The former Theranos lab director testified on Tuesday. He left the company for one simple reason: The blood test technology didn’t work.
Adam Rosendorff, a key government witness, took his fifth day in a criminal fraud trial by former CEO Elizabeth Holmes.
“There was tremendous pressure on the company to show that the technology was successful,” Rosendorff said during a cross-examination. “It came from above and permeated through research and development.”
He testified to Theranos executives, including Holmes, about their struggle to address concerns about wrongful issues within the lab.
Of Holmes, Rosendorff said, “She wanted to rapidly expand the use of Edison from the time of rollout to the rest of the time I was in the office.” Edison was one of the company’s blood test analyzers.
Rosendorff testified that he left the company in November 2014, feeling “very suspicious” with Edison and company.
“I realized that the problem of doctoral integrity was not to stay there, but to amplify results I didn’t believe in,” Rosendorff said. “I’ve learned that management isn’t honest about diverting resources to solve problems.”
Holmes faces 12 criminal fraud charges in connection with misleading patients and doctors by charging investors millions of dollars. He pleaded not guilty and denied any misconduct. Holmes, who was once a Silicon Valley miracle, claimed that startup Theranos could run hundreds of tests with just the stab of a finger.
Rosendorff, who left Theranos seven years ago, said trial preparation and testimony turned his life upside down.
“The stress of meeting the government, traveling from San Diego to San Francisco to the SEC to meet with the government,” Rosendorff said. “In short, this is the issue we have in mind. We at Theranos need to have a very unpleasant experience and a lot of media attention.”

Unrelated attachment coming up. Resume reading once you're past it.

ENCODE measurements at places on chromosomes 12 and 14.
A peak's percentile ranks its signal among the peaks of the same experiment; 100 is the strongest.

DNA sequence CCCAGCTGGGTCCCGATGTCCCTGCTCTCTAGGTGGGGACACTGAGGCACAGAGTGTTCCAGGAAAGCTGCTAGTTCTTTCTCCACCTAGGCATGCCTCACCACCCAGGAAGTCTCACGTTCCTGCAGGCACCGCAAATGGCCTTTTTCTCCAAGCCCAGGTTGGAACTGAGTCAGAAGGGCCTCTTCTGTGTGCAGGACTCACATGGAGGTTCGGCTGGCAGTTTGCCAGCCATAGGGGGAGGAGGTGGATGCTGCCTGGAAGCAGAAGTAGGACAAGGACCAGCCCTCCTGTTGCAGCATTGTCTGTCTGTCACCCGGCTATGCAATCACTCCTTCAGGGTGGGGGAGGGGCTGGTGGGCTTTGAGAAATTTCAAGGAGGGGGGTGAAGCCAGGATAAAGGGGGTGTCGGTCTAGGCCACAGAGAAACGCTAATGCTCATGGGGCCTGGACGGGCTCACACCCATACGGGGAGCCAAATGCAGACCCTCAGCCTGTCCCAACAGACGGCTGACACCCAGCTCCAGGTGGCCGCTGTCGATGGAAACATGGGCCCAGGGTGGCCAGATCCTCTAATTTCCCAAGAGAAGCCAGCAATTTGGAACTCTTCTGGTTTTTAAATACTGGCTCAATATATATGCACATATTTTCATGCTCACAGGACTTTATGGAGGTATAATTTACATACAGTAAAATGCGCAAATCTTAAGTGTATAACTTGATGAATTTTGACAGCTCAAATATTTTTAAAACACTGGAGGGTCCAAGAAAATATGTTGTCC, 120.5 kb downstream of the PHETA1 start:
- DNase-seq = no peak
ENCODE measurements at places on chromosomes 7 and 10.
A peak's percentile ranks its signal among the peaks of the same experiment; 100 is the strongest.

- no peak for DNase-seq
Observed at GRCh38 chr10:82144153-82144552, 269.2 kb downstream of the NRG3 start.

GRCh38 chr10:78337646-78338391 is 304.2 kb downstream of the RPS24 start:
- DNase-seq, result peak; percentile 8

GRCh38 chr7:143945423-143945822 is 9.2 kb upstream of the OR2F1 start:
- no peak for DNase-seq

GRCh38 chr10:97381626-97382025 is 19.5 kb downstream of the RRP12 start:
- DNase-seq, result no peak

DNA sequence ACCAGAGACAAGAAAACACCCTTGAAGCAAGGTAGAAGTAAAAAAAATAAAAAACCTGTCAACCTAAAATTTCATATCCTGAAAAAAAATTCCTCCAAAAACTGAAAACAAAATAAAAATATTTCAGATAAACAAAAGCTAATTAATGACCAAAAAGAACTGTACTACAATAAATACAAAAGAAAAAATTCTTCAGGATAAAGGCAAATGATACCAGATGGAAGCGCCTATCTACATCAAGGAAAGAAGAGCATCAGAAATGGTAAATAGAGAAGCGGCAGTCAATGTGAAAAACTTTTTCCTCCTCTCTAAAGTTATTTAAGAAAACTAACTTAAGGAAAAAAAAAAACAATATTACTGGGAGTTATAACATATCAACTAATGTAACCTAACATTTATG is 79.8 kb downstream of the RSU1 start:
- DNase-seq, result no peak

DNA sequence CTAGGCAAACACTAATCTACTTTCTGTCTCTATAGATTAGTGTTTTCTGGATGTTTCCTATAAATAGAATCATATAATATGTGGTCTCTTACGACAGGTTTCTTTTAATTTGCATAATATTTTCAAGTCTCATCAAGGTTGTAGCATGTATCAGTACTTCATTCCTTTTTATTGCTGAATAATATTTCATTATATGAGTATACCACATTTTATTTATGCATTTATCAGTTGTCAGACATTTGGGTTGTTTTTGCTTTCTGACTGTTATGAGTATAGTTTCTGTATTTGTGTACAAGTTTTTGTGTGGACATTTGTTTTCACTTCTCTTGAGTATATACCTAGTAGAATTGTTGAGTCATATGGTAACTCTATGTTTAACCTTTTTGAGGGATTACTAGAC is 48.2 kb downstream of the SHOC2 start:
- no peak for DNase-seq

The redirect followed a fierce and lengthy four-day cross-examination by Holmes’ defense attorney, Lance Wade, who repeatedly tried to undermine Rosendorff’s previous testimony.
In an effort to challenge his integrity, Wade pointed out that there were some discrepancies in Rosendorff’s deposit in one case in addition to his testimony on the stand. Wade also asked about sensitive emails that Theranos sent to his personal Gmail account when Rosendorff left.
“Maybe two pages of detailed health information for 100 patients,” Wade said. “It’s a HIPAA violation, isn’t it?”
“I don’t know,” answered Rosendorff.
Earlier, Rosendorff testified that he forwarded company emails to himself in connection with a federal investigation and because he was considering filing a whistleblower case.
“You were sending it, so you can try to make money in the proceedings,” Wade said.
“It’s completely different,” answered Rosendorff.
“We also stole confidential corporate information,” Wade said.
“I don’t remember,” said Rosendorff.
Rosendorff’s testimony will end on Wednesday.